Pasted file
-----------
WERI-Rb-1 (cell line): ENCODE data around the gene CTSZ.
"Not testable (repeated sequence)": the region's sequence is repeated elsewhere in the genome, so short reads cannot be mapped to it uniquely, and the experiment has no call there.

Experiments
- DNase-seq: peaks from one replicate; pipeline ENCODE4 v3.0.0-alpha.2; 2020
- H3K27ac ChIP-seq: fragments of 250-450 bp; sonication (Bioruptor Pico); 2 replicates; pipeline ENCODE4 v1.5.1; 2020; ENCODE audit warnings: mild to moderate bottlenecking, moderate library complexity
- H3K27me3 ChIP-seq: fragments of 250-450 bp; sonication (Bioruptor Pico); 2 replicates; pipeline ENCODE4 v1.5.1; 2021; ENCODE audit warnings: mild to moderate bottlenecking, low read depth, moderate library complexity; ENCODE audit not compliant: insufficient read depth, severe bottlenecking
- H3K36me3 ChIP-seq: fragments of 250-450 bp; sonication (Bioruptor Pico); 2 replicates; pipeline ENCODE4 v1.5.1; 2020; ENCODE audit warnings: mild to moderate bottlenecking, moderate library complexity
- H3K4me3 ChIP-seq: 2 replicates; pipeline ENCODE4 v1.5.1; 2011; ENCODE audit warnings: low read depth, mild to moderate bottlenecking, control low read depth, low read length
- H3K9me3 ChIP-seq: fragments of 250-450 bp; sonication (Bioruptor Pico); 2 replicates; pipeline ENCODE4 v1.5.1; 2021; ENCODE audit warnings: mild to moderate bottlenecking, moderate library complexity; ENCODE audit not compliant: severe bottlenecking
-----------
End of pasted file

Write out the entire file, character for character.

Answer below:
WERI-Rb-1 (cell line): ENCODE data around the gene CTSZ.
"Not testable (repeated sequence)": the region's sequence is repeated elsewhere in the genome, so short reads cannot be mapped to it uniquely, and the experiment has no call there.

Experiments
- DNase-seq: peaks from one replicate; pipeline ENCODE4 v3.0.0-alpha.2; 2020
- H3K27ac ChIP-seq: fragments of 250-450 bp; sonication (Bioruptor Pico); 2 replicates; pipeline ENCODE4 v1.5.1; 2020; ENCODE audit warnings: mild to moderate bottlenecking, moderate library complexity
- H3K27me3 ChIP-seq: fragments of 250-450 bp; sonication (Bioruptor Pico); 2 replicates; pipeline ENCODE4 v1.5.1; 2021; ENCODE audit warnings: mild to moderate bottlenecking, low read depth, moderate library complexity; ENCODE audit not compliant: insufficient read depth, severe bottlenecking
- H3K36me3 ChIP-seq: fragments of 250-450 bp; sonication (Bioruptor Pico); 2 replicates; pipeline ENCODE4 v1.5.1; 2020; ENCODE audit warnings: mild to moderate bottlenecking, moderate library complexity
- H3K4me3 ChIP-seq: 2 replicates; pipeline ENCODE4 v1.5.1; 2011; ENCODE audit warnings: low read depth, mild to moderate bottlenecking, control low read depth, low read length
- H3K9me3 ChIP-seq: fragments of 250-450 bp; sonication (Bioruptor Pico); 2 replicates; pipeline ENCODE4 v1.5.1; 2021; ENCODE audit warnings: mild to moderate bottlenecking, moderate library complexity; ENCODE audit not compliant: severe bottlenecking